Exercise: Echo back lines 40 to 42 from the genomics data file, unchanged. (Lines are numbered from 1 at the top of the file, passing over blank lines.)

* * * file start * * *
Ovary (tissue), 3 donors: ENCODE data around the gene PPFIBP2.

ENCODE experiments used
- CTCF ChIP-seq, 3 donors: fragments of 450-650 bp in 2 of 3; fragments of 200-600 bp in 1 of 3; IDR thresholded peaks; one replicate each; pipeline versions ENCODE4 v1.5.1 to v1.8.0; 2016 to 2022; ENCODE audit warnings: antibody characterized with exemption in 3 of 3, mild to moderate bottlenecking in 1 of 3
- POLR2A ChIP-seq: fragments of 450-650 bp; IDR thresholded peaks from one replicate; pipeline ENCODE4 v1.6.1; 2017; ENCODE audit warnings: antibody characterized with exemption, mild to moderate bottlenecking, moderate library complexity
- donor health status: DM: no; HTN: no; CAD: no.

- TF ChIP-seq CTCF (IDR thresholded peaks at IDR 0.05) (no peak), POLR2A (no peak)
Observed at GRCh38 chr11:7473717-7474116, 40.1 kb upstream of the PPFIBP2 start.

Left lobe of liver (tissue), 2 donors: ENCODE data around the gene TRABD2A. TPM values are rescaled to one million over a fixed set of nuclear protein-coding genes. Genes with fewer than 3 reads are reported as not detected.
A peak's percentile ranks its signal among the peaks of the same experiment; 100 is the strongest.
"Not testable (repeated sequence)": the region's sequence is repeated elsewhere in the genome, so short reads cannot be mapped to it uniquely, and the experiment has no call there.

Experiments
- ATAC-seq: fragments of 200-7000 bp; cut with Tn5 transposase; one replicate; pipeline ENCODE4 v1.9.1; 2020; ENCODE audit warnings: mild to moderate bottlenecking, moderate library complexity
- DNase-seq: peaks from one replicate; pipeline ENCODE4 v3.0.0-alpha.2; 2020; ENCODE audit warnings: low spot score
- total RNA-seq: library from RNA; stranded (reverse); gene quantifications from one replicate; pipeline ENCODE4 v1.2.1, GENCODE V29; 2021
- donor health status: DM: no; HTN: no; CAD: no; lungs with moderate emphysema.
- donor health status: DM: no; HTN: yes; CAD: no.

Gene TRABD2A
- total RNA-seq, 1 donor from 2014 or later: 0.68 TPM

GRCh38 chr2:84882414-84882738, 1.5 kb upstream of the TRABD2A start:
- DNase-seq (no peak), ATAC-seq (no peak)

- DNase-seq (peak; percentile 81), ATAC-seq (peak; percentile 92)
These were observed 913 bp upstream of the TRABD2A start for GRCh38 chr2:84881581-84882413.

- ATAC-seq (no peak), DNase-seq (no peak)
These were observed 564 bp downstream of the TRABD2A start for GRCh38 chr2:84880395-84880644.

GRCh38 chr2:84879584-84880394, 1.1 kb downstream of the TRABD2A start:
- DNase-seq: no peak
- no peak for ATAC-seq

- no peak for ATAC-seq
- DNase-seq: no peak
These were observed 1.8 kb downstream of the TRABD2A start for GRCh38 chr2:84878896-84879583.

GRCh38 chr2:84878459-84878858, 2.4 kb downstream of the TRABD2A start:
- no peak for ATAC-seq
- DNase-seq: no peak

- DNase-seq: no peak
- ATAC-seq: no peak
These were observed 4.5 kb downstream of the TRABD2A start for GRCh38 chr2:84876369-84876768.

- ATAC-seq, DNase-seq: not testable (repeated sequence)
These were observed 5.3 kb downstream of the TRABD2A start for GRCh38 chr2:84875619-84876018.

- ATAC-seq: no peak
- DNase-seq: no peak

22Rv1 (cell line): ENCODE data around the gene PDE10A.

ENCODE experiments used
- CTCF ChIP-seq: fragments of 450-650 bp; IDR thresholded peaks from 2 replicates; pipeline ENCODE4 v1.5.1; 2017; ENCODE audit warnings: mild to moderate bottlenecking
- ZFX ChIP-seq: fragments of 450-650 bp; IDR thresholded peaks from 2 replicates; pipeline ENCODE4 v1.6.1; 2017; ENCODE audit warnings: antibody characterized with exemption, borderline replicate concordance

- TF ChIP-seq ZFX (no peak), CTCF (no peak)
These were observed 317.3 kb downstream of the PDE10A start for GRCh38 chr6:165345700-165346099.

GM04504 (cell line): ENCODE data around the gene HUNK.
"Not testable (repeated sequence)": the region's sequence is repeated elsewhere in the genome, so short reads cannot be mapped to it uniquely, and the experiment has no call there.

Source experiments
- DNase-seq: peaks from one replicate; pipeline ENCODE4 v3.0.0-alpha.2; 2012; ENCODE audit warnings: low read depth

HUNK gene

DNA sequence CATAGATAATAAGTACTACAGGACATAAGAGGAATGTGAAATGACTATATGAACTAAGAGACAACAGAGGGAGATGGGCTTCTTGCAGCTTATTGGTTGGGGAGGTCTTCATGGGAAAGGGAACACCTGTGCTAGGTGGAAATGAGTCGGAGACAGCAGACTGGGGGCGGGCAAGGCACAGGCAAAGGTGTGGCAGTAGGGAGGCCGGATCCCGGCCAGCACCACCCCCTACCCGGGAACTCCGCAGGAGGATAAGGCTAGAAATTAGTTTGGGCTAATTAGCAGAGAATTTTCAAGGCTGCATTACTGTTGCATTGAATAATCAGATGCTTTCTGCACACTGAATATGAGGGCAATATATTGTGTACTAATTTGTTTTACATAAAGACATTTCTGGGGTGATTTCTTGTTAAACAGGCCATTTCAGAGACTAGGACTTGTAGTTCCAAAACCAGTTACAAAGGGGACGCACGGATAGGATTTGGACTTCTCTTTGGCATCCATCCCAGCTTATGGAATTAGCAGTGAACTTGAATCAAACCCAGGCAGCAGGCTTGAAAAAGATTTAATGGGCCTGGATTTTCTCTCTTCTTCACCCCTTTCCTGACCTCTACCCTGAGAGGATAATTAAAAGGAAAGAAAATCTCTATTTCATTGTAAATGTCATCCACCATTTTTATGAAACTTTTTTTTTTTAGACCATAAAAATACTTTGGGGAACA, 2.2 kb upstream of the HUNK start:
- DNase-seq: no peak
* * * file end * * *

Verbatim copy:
- DNase-seq: no peak

22Rv1 (cell line): ENCODE data around the gene PDE10A.

ENCODE experiments used